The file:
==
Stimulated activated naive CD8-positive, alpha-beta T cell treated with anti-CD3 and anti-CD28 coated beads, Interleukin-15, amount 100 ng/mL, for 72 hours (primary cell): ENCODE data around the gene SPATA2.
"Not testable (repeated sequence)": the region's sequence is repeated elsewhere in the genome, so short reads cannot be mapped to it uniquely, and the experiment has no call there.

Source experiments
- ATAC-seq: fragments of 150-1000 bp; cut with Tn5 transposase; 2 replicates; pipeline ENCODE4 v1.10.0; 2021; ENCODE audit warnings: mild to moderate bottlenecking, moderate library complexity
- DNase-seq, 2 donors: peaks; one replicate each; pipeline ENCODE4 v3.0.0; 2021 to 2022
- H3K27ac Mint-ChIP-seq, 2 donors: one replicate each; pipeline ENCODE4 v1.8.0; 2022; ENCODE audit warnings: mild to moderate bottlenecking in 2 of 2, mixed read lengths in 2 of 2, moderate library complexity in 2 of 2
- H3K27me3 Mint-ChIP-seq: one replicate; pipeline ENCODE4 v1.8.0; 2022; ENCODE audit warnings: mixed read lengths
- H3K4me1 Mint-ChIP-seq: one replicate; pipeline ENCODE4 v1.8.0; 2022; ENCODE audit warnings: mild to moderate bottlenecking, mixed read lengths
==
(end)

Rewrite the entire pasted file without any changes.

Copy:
Stimulated activated naive CD8-positive, alpha-beta T cell treated with anti-CD3 and anti-CD28 coated beads, Interleukin-15, amount 100 ng/mL, for 72 hours (primary cell): ENCODE data around the gene SPATA2.
"Not testable (repeated sequence)": the region's sequence is repeated elsewhere in the genome, so short reads cannot be mapped to it uniquely, and the experiment has no call there.

Source experiments
- ATAC-seq: fragments of 150-1000 bp; cut with Tn5 transposase; 2 replicates; pipeline ENCODE4 v1.10.0; 2021; ENCODE audit warnings: mild to moderate bottlenecking, moderate library complexity
- DNase-seq, 2 donors: peaks; one replicate each; pipeline ENCODE4 v3.0.0; 2021 to 2022
- H3K27ac Mint-ChIP-seq, 2 donors: one replicate each; pipeline ENCODE4 v1.8.0; 2022; ENCODE audit warnings: mild to moderate bottlenecking in 2 of 2, mixed read lengths in 2 of 2, moderate library complexity in 2 of 2
- H3K27me3 Mint-ChIP-seq: one replicate; pipeline ENCODE4 v1.8.0; 2022; ENCODE audit warnings: mixed read lengths
- H3K4me1 Mint-ChIP-seq: one replicate; pipeline ENCODE4 v1.8.0; 2022; ENCODE audit warnings: mild to moderate bottlenecking, mixed read lengths